SEC files charges in first Security and DeFi case

The Securities and Exchange Commission (SEC) has charged two men for their involvement in making millions from fraudulent offerings. The case has now been settled.

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Two Florida men were charged by the SEC after it used a Cayman Islands company to illegally obtain $30 million. The case was a first for the SEC in the DeFi sector .

In an SEC press release, the agency said the pair, Gregory Keough and Derek Acree, are principals at Blockchain Credit Partners. The charges stemmed from two misrepresentations and the sale of $30 million in unregistered securities through smart contracts. Acree and Keough used the DeFi money market from February 2020 to February 2021 to sell the securities. The operation used two types of digital tokens

, mToken tokens and DMG tokens. Sponsored Sponsored

mTokens, which could be purchased using certain digital assets and which paid 6.25 percent interest, and DMG “management tokens.” They allegedly gave holders certain voting rights, a share of excess profits and the ability to profit from reselling DMG management tokens in the marketplace.

– the SEC stated.

The order explained that “respondents stated that DeFi ‘s money market (DMM) could pay interest and profits

because it used investors’ assets to buy ‘real world’ assets. They generated income, such as car loans.” After the DMM went public, the couple realized they couldn’t operate as promised. Price volatility created a risk that the income would not cover the core investment. Problems arose when the couple decided to omit this information from their correspondence with investors. She also lied about the company’s activities. To try to cover their tracks, Acree and Keough used a separate company along with private funds to try to pay interest on the mToken redemptions.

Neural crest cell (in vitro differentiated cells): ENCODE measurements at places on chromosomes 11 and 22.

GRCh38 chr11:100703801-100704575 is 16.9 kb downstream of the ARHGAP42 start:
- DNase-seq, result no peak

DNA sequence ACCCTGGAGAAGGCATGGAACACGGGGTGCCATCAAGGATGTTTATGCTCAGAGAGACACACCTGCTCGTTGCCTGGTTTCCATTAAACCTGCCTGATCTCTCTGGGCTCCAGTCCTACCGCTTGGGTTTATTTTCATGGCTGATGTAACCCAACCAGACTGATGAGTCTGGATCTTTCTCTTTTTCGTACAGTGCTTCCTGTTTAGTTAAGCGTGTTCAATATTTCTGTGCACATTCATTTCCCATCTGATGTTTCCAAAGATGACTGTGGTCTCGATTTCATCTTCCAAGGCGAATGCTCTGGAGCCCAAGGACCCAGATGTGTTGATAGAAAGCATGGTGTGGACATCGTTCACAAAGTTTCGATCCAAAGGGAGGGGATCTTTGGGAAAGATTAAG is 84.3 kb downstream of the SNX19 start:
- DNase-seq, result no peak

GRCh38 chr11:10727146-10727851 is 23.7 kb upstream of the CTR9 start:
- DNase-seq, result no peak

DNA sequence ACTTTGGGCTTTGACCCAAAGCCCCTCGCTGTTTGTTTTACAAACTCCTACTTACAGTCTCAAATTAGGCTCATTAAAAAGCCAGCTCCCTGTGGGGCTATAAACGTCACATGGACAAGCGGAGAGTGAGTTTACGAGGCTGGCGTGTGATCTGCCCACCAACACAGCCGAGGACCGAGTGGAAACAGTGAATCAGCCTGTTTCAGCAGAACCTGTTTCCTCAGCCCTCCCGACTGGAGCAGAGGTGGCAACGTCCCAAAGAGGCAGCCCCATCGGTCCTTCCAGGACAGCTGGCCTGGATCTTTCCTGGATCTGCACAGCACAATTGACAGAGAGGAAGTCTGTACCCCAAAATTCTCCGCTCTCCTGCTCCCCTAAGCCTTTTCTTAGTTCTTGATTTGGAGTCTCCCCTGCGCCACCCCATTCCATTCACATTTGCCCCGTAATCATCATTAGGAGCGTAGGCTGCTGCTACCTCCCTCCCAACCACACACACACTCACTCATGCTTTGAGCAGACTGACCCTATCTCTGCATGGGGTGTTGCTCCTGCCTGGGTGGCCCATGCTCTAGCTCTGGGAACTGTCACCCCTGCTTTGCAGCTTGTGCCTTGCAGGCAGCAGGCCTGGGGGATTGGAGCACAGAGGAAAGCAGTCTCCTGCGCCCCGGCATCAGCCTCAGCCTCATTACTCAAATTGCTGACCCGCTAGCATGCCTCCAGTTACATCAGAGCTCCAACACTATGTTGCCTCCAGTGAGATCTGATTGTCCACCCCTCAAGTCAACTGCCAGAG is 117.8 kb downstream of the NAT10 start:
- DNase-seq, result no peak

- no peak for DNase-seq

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SEC Response

The

Securities and Exchange Commission

‘s announcement

includes quotes from a number of people. Including the head of the Division of Complex Financial Instruments in the Division of Enforcement, Daniel Michael.

Federal securities laws apply with equal force to perennial scams involving cutting-edge technology. In this case, the designation of the offering as decentralized and the securities as management tokens did not prevent us from ensuring that DeFi’s money market was immediately closed and that investors withheld repayment.

Gurbir S. Grewal, director of the SEC Enforcement Division, added.

Full and fair disclosure remains the cornerstone of our securities laws. Regardless of what technologies are used to offer and sell these securities. This allows investors to make informed decisions and prevents issuers from misleading the public about business operations.

The press release concludes by sharing the case, which was settled by the defendant “without admitting or denying the findings in the SEC’s order.” The pair agreed to a cease and desist order that includes penalties of $125,000 each. And repayment of fraudulently obtained profits totaling nearly $13 million between the two.

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